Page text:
Rheumatology (Oxford, England) 06/2014; 53(11). DOI:10.1093/rheumatology/keu236 · 4.44 Impact Factor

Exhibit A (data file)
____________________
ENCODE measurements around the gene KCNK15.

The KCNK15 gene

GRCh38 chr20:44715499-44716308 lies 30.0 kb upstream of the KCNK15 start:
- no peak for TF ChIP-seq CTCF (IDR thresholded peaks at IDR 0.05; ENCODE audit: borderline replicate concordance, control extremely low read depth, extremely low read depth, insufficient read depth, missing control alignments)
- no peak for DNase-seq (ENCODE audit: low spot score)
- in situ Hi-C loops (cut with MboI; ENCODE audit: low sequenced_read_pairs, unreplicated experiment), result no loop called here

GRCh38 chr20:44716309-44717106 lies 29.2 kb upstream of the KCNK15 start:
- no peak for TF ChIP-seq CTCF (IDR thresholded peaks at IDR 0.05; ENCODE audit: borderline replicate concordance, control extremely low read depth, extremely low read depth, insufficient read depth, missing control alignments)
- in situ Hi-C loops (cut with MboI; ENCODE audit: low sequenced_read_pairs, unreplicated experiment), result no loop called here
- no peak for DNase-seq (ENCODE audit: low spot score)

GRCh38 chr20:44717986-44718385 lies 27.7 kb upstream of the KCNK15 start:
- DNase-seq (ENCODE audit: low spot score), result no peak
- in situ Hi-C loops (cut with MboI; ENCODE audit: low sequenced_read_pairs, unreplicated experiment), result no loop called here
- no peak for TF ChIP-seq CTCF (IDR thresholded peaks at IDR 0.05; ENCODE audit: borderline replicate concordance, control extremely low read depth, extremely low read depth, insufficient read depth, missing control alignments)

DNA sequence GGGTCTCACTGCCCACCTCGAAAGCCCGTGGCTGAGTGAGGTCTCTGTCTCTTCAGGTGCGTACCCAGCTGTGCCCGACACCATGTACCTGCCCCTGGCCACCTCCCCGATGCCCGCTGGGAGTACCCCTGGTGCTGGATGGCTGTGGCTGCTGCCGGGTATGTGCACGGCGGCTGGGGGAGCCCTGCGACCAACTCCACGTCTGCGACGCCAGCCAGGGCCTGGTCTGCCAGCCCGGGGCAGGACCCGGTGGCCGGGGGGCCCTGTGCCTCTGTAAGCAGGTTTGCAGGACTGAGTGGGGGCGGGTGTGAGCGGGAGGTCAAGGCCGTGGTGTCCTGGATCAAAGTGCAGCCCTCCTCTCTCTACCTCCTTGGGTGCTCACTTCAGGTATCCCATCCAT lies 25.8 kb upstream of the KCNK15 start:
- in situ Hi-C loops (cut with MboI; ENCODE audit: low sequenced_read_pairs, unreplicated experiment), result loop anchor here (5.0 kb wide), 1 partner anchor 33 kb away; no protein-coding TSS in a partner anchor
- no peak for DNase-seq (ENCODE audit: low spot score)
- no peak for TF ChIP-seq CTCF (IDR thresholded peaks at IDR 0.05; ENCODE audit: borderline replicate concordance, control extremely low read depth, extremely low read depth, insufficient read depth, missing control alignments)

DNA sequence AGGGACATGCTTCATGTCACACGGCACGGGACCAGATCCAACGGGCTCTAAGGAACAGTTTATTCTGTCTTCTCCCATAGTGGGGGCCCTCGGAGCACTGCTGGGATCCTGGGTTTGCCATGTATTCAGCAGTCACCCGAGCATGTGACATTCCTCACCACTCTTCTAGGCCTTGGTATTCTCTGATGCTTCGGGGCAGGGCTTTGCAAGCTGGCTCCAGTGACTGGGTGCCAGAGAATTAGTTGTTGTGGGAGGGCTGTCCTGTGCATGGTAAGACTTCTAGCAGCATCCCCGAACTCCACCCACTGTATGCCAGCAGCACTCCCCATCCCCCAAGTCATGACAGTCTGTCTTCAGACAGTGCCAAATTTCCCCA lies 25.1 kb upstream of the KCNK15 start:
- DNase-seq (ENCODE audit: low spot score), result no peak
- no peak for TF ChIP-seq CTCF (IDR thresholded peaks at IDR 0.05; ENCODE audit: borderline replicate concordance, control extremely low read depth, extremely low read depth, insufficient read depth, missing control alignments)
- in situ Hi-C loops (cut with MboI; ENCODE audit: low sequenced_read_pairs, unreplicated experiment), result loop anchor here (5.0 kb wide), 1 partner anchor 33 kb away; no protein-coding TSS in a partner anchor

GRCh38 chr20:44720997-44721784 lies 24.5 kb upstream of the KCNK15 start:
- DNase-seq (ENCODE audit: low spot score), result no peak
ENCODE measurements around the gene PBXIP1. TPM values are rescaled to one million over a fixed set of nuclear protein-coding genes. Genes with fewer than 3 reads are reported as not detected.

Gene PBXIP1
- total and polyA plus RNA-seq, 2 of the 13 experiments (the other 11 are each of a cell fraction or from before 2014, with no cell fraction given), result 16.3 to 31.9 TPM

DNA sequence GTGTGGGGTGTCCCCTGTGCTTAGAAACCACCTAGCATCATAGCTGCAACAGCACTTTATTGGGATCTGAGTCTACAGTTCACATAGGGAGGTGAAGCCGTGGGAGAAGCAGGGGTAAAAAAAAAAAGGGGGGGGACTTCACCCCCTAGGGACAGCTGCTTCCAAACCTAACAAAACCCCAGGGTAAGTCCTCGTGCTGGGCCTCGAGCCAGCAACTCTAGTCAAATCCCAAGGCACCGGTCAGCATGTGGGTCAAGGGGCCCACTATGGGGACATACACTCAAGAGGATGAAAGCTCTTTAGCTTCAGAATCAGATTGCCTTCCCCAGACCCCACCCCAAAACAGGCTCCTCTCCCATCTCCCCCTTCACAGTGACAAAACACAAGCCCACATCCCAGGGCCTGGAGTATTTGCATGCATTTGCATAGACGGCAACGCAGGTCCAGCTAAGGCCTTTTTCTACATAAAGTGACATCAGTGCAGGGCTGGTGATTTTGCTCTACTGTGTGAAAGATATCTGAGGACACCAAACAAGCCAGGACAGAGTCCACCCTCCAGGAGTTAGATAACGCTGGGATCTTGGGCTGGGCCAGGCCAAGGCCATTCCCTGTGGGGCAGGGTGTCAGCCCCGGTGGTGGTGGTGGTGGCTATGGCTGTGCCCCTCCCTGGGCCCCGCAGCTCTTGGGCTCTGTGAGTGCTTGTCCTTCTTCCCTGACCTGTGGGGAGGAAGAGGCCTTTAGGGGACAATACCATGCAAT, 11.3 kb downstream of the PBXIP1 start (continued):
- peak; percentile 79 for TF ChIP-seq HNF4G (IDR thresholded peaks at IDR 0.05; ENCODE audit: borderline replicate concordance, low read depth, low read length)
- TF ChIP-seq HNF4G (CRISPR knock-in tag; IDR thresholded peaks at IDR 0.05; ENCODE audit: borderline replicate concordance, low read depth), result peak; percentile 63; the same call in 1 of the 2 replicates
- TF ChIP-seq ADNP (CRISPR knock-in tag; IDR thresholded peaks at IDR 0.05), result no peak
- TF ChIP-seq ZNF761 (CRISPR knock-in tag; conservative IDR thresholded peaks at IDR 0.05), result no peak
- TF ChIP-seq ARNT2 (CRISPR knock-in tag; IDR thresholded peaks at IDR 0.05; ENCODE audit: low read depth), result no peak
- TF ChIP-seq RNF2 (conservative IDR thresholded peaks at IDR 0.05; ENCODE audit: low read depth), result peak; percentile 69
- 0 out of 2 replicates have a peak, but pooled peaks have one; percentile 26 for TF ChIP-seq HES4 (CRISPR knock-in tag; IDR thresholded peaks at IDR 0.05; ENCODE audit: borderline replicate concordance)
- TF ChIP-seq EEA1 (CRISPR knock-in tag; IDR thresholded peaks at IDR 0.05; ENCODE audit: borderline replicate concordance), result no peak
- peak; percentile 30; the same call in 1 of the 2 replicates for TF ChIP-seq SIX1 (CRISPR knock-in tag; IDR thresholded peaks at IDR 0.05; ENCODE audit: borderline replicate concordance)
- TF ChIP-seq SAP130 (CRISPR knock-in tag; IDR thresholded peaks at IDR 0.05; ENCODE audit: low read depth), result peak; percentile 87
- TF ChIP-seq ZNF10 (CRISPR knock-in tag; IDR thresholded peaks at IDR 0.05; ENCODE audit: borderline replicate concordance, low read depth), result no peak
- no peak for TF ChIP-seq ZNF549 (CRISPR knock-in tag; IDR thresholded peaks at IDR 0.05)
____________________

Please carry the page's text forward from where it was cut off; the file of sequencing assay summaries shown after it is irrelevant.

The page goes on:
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    ABSTRACT: Heat-shock protein 60 (Hsp60) has been shown to provoke inflammation, and anti-Hsp60 may facilitate the development of atherosclerosis. In this study, we have investigated 30 patients with mixed connective tissue disease (MCTD) and assessed anti-Hsp60 and their relationship to cardiovascular diseases (CVD). Out of 30 patients with MCTD, 15 had CVDs. Anti-Hsp60 antibody was determined by enzyme-linked immunosorbent assay. Since endothelial dysfunction and accelerated atherosclerosis are characteristic to MCTD, a wide array of MCTD-, endothelial dysfunction- and CVD-associated parameters was investigated: serum lipid levels, paraoxonase activity (PON1), rich nuclear ribonucleoprotein U1 (anti-U1RNP), anti-endothelial cell antibodies, anti-cardiolipin and anti-β2-glycoprotein I antibody isotypes (anti-CL and anti-β2GPI), endothelin-1 (ET-1) levels, also intima-media thickness (IMT), a quantitative indicator of atherosclerosis. In MCTD, anti-Hsp60 antibody levels were significantly higher than in healthy individuals (p < 0.02). MCTD patients with CVD had significantly higher levels of anti-Hsp60 compared to MCTD without CVD (p = 0.001). Patients with MCTD had significantly lower high-density lipoprotein cholesterol (p = 0.02) and PON activity (p < 0.001), and significantly increased systolic (p < 0.0002) and diastolic (p < 0.001) blood pressure compared to healthy individuals. Anti-U1RNP levels (p < 0.002) and IMT were higher in patients compared to controls (p = 0.002). The CVD-positive MCTD patients had increased anti-Hsp60 (p < 0.0013), anti-CL IgG (p = 0.0005), ET-1 serum concentration (p < 0.05) and IMT levels (p < 0.001) compared to MCTD patients without CVD. Anti-Hsp60 showed a strong correlation with anti-oxLDL (r = 0.36, p = 0.01) and serum ET-1 (r = 0.62, p < 0.001) and negative correlation with PON activity (r = -0.47, p = 0.01). Anti-Hsp60 indicates endothelial injury, CVD, and can function as a novel atherosclerotic risk factor, also a valuable diagnostic marker in patients with MCTD.